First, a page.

PHOENIX — The Phoenix city council is expected to vote this month on whether to expand the city’s anti-discrimination ordinance to prohibit discrimination against its LGBT residents.
Under the proposal, the ordinance would prohibit discrimination based on sexual orientation or gender identity in the areas of housing, employment and public accommodations, such as restaurants and hotels, reported the Arizona Republic.
The ordinance currently prohibits discrimination on the basis of race, sex, religion, national origin, age and marital status.
LGBT advocates are optimistic that public opinion has shifted enough over the past two decades that the City Council will support adding those protections for LGBT citizens. They point to the 166 cities and counties across the country that already have adopted similar laws.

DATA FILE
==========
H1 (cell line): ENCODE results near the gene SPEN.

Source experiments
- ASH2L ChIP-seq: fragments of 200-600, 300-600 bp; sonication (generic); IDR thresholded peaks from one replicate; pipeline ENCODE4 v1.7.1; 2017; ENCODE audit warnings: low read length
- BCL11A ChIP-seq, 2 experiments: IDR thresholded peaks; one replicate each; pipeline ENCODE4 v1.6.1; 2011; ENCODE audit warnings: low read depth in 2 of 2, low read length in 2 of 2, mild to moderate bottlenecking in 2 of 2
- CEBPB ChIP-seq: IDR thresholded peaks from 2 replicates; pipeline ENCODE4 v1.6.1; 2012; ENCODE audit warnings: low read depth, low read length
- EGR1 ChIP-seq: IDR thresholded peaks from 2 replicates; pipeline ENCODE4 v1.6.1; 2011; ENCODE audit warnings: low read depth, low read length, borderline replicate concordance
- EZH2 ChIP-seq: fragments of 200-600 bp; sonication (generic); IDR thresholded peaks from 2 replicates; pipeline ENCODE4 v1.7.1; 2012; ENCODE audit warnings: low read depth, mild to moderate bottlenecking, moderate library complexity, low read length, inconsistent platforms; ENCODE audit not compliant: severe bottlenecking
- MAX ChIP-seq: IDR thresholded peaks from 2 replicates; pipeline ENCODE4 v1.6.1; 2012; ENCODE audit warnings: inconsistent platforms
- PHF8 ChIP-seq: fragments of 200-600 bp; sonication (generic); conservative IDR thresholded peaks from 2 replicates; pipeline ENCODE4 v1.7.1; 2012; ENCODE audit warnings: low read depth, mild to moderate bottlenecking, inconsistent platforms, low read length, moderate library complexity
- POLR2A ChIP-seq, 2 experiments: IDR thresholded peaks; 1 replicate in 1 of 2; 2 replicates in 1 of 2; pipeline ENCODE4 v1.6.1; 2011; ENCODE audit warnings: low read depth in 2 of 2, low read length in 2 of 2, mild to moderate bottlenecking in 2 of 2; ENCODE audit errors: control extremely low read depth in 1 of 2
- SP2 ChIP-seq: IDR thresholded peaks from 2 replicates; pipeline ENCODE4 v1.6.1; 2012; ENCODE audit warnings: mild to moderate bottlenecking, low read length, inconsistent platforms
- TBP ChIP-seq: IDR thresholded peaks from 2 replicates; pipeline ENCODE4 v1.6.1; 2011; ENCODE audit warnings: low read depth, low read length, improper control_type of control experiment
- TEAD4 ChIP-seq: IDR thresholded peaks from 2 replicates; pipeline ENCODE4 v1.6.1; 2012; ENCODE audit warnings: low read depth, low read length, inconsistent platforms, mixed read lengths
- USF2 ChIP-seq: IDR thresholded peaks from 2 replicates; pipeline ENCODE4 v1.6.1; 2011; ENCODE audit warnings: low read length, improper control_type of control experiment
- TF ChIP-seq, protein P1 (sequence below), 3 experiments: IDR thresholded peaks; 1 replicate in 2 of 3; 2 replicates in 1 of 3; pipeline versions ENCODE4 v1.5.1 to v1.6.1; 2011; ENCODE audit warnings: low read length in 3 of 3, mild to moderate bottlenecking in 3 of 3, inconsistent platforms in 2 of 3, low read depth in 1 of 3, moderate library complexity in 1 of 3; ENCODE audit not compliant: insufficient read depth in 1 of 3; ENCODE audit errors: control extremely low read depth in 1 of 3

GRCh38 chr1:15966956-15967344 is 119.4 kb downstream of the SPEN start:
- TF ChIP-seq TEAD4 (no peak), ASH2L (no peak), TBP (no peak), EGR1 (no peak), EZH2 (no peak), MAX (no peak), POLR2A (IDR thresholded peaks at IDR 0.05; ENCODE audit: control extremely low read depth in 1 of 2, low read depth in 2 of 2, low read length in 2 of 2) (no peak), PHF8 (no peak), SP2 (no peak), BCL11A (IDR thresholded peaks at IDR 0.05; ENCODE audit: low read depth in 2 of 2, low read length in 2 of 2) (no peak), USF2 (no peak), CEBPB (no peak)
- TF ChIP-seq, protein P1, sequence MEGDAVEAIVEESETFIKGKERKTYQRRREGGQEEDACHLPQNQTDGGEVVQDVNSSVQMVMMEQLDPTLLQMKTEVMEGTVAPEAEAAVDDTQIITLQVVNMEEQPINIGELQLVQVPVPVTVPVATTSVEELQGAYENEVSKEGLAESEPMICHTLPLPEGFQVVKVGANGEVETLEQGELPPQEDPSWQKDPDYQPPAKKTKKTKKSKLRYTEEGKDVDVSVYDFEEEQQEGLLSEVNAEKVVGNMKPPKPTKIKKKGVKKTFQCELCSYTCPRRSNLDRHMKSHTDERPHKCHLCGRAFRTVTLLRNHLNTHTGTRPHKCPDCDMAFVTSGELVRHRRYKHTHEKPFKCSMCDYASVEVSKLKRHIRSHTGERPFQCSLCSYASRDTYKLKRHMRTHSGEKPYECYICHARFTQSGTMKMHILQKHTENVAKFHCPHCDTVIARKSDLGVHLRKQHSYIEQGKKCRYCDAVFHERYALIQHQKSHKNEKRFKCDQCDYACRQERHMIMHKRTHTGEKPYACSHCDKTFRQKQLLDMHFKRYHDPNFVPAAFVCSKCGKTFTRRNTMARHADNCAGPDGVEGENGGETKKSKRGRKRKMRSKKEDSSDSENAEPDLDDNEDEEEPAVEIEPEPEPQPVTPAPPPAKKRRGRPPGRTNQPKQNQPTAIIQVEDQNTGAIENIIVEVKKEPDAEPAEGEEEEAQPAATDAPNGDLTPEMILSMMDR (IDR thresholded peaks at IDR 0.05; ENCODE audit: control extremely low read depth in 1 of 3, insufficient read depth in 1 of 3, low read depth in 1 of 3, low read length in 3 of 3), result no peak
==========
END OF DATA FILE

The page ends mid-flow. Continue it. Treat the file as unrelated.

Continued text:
Mayor Greg Stanton has fast-tracked reforms to outlaw discrimination on the basis of sexual orientation and gender identity or expression. Currently, city ordinance only prohibits workplace discrimination against gays and lesbians who work for the city, or at companies that have city contracts and at least 35 employees.
Under the proposal, exemptions would remain for religious organizations, small private landlords, senior housing, private clubs and others.
If council members approve changes to the ordinance, businesses and individuals that don’t comply could be criminally prosecuted and face a misdemeanor charge, punishable by a $2,500 fine.
The council is expected to vote on the proposal Feb. 26.